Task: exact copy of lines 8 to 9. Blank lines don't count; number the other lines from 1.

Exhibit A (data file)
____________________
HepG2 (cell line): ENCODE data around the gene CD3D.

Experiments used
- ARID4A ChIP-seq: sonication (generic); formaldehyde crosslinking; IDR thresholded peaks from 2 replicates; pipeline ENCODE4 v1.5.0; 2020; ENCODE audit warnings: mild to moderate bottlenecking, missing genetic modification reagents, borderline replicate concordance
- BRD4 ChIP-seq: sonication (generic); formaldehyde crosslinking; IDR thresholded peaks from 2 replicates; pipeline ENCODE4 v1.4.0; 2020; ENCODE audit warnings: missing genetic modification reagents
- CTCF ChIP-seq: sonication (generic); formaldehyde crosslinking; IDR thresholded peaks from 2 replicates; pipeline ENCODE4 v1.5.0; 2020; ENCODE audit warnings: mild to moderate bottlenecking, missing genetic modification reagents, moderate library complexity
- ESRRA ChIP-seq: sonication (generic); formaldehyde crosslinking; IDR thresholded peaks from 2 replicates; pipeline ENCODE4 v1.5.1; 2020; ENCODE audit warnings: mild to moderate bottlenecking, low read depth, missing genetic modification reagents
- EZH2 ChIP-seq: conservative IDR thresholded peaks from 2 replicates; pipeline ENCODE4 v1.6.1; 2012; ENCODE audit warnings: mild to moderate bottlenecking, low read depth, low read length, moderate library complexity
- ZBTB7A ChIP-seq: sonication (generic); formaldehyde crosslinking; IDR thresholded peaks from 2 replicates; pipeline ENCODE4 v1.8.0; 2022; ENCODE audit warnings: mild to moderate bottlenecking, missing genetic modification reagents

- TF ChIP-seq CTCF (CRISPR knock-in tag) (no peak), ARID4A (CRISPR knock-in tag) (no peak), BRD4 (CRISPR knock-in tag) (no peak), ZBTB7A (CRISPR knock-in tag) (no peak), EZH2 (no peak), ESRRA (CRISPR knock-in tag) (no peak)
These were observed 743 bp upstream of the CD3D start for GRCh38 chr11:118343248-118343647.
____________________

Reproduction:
- ZBTB7A ChIP-seq: sonication (generic); formaldehyde crosslinking; IDR thresholded peaks from 2 replicates; pipeline ENCODE4 v1.8.0; 2022; ENCODE audit warnings: mild to moderate bottlenecking, missing genetic modification reagents

- TF ChIP-seq CTCF (CRISPR knock-in tag) (no peak), ARID4A (CRISPR knock-in tag) (no peak), BRD4 (CRISPR knock-in tag) (no peak), ZBTB7A (CRISPR knock-in tag) (no peak), EZH2 (no peak), ESRRA (CRISPR knock-in tag) (no peak)